Capsulitis

Capsulitis

Capsulitis, also called adhesive capsulitis, is a condition that causes decreased movement of a joint. This can affect any joint in the body and in the lower extremity is seen commonly at the ankle joint and first metatarsal-phalangeal joint areas.

Symptoms of capsulitis usually includes a decreased range of motion in one foot or ankle joint compared to the opposite side. This motion can be very painful at times. Capsulitis usually is progressive and getting worse if not treated.

The cause of capsulitis usually starts with an injury to the joint producing inflammation (swelling). The inflammation in the joint causes thrombin and fibrinogen to form a protein called fibrin. This fibrin protein causes clotting when in the blood, and forms a sticky substance when in the joint. The sticky substance causes the tissue to stick to each other and prevents the full range of motion.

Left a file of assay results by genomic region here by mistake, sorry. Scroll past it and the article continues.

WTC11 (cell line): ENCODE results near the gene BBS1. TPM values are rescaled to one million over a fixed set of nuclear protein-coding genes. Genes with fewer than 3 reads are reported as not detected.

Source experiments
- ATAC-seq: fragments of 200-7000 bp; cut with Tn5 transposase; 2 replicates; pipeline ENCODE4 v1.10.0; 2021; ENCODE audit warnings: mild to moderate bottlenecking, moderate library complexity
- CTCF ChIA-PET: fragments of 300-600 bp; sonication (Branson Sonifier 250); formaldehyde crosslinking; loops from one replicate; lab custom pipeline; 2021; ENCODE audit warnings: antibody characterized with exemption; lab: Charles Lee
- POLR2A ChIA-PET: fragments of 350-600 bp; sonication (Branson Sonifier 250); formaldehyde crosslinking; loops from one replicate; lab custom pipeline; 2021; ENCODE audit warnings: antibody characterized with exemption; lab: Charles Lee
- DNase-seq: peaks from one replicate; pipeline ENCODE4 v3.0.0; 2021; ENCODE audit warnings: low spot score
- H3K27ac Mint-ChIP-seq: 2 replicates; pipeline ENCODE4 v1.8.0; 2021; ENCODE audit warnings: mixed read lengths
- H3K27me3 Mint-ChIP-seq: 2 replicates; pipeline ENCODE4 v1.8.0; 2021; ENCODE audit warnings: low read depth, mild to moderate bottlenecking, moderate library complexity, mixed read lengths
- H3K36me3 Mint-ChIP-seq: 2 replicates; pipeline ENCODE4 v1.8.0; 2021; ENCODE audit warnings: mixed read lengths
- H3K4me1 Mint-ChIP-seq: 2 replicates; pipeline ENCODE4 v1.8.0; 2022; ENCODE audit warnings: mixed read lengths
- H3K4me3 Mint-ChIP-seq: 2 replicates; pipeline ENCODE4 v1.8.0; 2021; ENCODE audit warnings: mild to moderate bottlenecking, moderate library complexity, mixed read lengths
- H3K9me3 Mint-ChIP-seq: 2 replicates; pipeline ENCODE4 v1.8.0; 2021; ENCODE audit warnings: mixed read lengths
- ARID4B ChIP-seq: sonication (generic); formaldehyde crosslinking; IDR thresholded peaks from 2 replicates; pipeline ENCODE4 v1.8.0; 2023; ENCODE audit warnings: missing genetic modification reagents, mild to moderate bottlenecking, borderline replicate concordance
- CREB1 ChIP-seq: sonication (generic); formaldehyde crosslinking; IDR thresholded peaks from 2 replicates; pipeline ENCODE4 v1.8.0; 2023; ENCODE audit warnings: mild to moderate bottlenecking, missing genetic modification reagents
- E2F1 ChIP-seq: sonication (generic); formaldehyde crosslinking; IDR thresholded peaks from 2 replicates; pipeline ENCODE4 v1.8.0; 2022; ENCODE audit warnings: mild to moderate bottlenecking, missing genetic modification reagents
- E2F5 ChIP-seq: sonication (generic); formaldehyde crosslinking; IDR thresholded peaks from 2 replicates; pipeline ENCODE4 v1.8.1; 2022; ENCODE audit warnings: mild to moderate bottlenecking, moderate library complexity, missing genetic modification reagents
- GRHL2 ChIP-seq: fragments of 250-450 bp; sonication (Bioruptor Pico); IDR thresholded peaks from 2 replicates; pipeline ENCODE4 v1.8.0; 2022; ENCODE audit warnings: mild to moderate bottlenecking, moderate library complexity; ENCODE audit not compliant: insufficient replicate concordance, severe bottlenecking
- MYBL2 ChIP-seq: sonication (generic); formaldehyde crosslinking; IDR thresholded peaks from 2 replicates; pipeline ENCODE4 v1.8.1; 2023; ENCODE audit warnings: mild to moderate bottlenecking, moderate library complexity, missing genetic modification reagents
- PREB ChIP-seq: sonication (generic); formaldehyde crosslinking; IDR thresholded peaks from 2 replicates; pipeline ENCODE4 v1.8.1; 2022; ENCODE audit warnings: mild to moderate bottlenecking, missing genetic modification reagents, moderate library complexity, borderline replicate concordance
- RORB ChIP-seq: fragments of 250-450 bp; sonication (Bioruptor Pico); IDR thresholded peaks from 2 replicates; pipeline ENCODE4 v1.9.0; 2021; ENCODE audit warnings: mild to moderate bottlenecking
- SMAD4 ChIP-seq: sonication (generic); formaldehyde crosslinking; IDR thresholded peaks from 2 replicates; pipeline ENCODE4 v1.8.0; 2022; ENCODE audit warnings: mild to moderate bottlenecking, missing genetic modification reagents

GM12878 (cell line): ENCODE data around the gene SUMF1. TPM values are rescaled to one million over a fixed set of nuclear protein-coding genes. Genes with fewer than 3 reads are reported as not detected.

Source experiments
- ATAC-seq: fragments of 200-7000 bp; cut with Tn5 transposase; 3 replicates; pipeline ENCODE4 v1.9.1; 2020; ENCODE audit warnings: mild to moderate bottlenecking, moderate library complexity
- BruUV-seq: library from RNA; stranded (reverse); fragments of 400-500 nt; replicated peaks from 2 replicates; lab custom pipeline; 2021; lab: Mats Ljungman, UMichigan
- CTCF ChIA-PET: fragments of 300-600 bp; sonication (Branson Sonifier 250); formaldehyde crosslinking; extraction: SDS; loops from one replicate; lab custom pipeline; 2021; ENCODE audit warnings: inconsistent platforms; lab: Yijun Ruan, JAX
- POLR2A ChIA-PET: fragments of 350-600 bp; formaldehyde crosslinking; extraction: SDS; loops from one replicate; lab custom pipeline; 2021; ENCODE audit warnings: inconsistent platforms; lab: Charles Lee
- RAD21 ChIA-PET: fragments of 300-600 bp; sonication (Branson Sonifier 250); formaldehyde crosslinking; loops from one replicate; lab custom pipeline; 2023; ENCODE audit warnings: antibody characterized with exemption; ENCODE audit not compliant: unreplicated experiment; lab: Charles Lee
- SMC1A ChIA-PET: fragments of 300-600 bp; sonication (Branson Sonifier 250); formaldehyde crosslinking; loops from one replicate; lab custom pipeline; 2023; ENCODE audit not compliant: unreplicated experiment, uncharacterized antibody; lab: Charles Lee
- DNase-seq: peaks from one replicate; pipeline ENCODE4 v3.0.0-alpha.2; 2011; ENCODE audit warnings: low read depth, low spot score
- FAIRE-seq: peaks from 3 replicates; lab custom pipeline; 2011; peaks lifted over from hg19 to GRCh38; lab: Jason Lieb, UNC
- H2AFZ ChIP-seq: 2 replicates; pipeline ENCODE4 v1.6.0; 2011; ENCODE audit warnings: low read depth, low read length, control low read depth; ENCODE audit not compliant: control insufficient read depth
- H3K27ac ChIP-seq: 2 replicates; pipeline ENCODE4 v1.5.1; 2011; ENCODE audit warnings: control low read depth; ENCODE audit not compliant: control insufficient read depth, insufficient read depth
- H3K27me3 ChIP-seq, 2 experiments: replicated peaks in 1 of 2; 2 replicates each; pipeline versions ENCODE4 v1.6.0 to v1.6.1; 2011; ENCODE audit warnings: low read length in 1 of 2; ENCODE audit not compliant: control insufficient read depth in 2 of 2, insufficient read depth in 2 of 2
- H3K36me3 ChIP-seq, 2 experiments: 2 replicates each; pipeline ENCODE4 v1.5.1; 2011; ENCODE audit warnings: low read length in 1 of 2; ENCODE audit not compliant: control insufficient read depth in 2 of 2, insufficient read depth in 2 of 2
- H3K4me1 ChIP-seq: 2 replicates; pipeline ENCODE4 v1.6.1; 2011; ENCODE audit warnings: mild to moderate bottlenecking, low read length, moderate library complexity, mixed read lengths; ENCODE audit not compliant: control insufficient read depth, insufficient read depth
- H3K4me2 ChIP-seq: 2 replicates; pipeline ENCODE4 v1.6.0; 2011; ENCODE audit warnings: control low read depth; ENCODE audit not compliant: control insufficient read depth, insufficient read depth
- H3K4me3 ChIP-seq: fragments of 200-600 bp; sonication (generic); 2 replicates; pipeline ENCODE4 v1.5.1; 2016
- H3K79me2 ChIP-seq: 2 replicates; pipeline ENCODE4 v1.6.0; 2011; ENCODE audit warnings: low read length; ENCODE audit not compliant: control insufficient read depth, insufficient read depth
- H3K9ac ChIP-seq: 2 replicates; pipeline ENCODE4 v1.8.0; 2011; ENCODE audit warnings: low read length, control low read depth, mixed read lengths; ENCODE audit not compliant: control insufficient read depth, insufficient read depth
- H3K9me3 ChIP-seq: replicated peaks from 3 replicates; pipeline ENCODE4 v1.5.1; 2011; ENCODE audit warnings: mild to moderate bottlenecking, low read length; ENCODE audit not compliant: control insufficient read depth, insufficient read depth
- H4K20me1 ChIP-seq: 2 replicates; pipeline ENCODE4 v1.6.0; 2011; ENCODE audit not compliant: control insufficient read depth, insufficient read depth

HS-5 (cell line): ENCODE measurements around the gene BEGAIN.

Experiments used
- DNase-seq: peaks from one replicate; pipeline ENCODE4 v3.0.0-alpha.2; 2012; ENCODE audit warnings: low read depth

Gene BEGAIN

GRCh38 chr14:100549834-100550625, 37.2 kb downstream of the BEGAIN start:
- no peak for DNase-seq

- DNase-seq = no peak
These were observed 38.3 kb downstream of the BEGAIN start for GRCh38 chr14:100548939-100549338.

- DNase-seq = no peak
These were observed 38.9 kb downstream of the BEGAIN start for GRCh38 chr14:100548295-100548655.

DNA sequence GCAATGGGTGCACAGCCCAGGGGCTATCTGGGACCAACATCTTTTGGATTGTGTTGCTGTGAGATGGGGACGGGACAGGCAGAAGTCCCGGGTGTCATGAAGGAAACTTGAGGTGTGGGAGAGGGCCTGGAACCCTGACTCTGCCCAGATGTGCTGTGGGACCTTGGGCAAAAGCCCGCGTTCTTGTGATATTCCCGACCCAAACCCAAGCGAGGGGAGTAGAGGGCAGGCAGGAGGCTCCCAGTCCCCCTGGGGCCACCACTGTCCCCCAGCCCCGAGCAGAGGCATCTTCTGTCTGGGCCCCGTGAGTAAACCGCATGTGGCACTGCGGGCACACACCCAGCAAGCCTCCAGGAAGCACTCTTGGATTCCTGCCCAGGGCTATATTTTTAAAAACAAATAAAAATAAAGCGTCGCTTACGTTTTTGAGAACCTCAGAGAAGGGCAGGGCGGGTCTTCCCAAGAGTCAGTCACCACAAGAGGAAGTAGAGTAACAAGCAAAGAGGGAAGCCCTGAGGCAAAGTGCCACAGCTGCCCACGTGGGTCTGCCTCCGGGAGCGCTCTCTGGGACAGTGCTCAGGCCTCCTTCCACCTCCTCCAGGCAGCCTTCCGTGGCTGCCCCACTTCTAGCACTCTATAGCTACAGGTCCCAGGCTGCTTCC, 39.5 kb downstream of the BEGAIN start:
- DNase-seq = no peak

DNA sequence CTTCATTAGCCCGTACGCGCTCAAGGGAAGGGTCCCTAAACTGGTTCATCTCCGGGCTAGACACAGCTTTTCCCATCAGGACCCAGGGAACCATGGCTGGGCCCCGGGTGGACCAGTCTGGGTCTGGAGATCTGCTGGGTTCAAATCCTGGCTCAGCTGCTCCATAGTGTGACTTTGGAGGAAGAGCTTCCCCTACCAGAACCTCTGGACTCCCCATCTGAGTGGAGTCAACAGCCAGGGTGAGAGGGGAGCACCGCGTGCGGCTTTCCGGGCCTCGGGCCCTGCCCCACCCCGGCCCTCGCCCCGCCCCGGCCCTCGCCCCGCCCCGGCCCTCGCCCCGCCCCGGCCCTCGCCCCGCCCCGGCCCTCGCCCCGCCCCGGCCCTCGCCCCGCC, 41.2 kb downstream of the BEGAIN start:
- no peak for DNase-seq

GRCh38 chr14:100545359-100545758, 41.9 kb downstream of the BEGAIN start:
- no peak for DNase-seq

Podiatric Care may include using anti-inflammatory oral medications or an injection of medication and local anesthetic to reduce the swelling in the joint. An injection may be used for both diagnosis and for treatment. When you go to your doctor, x-rays are usually required to evaluate the structure of your foot and ankle to ensure no other problems exist in this area. They may advise you on different shoewear or prescribe a custom made orthotics. Physical therapy can be very beneficial for range of motion techniques as well as reducing inflammation in the joint area.

Surgery is rarely done strictly for treatment of a capsulitis. Although if symptoms persist after conservative care a surgical procedure addressing the joint can be beneficial in some circumstances. If any underlying cause is the reason, this may be addressed surgically.

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